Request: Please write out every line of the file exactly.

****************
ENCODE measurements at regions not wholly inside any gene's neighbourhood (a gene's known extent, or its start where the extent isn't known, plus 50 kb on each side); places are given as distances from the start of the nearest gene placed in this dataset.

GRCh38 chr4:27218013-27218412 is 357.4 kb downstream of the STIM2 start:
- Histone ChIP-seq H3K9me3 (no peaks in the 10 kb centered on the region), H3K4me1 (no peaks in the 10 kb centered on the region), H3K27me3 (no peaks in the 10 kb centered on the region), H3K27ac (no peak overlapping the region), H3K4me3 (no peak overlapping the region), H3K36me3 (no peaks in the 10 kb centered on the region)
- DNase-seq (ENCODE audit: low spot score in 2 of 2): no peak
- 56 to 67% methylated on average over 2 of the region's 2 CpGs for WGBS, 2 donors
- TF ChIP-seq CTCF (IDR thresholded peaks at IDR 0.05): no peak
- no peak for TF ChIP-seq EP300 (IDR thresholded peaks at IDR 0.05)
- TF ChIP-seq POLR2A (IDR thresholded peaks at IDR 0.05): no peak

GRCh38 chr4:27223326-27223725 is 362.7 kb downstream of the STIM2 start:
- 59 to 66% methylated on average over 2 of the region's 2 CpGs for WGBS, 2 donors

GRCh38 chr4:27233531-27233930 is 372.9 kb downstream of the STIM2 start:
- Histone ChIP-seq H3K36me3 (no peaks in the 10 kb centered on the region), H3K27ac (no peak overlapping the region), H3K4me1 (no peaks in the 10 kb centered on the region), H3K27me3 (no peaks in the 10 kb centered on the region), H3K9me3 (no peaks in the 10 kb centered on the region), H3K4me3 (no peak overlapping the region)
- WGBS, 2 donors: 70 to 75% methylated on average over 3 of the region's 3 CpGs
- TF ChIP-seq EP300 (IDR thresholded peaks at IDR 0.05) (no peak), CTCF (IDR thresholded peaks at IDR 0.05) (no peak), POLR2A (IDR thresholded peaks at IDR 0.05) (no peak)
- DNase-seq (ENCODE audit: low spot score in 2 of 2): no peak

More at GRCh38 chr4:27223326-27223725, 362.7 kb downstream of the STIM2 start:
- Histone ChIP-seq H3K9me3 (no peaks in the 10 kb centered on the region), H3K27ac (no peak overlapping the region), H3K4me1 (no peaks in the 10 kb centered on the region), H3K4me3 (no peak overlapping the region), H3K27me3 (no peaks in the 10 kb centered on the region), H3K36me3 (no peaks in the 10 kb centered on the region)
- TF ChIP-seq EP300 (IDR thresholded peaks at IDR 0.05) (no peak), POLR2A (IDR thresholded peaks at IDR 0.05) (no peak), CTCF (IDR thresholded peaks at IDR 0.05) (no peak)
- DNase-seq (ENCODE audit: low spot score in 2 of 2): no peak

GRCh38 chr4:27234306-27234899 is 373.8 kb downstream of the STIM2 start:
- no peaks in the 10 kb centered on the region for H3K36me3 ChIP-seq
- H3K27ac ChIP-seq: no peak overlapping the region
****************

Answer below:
ENCODE measurements at regions not wholly inside any gene's neighbourhood (a gene's known extent, or its start where the extent isn't known, plus 50 kb on each side); places are given as distances from the start of the nearest gene placed in this dataset.

GRCh38 chr4:27218013-27218412 is 357.4 kb downstream of the STIM2 start:
- Histone ChIP-seq H3K9me3 (no peaks in the 10 kb centered on the region), H3K4me1 (no peaks in the 10 kb centered on the region), H3K27me3 (no peaks in the 10 kb centered on the region), H3K27ac (no peak overlapping the region), H3K4me3 (no peak overlapping the region), H3K36me3 (no peaks in the 10 kb centered on the region)
- DNase-seq (ENCODE audit: low spot score in 2 of 2): no peak
- 56 to 67% methylated on average over 2 of the region's 2 CpGs for WGBS, 2 donors
- TF ChIP-seq CTCF (IDR thresholded peaks at IDR 0.05): no peak
- no peak for TF ChIP-seq EP300 (IDR thresholded peaks at IDR 0.05)
- TF ChIP-seq POLR2A (IDR thresholded peaks at IDR 0.05): no peak

GRCh38 chr4:27223326-27223725 is 362.7 kb downstream of the STIM2 start:
- 59 to 66% methylated on average over 2 of the region's 2 CpGs for WGBS, 2 donors

GRCh38 chr4:27233531-27233930 is 372.9 kb downstream of the STIM2 start:
- Histone ChIP-seq H3K36me3 (no peaks in the 10 kb centered on the region), H3K27ac (no peak overlapping the region), H3K4me1 (no peaks in the 10 kb centered on the region), H3K27me3 (no peaks in the 10 kb centered on the region), H3K9me3 (no peaks in the 10 kb centered on the region), H3K4me3 (no peak overlapping the region)
- WGBS, 2 donors: 70 to 75% methylated on average over 3 of the region's 3 CpGs
- TF ChIP-seq EP300 (IDR thresholded peaks at IDR 0.05) (no peak), CTCF (IDR thresholded peaks at IDR 0.05) (no peak), POLR2A (IDR thresholded peaks at IDR 0.05) (no peak)
- DNase-seq (ENCODE audit: low spot score in 2 of 2): no peak

More at GRCh38 chr4:27223326-27223725, 362.7 kb downstream of the STIM2 start:
- Histone ChIP-seq H3K9me3 (no peaks in the 10 kb centered on the region), H3K27ac (no peak overlapping the region), H3K4me1 (no peaks in the 10 kb centered on the region), H3K4me3 (no peak overlapping the region), H3K27me3 (no peaks in the 10 kb centered on the region), H3K36me3 (no peaks in the 10 kb centered on the region)
- TF ChIP-seq EP300 (IDR thresholded peaks at IDR 0.05) (no peak), POLR2A (IDR thresholded peaks at IDR 0.05) (no peak), CTCF (IDR thresholded peaks at IDR 0.05) (no peak)
- DNase-seq (ENCODE audit: low spot score in 2 of 2): no peak

GRCh38 chr4:27234306-27234899 is 373.8 kb downstream of the STIM2 start:
- no peaks in the 10 kb centered on the region for H3K36me3 ChIP-seq
- H3K27ac ChIP-seq: no peak overlapping the region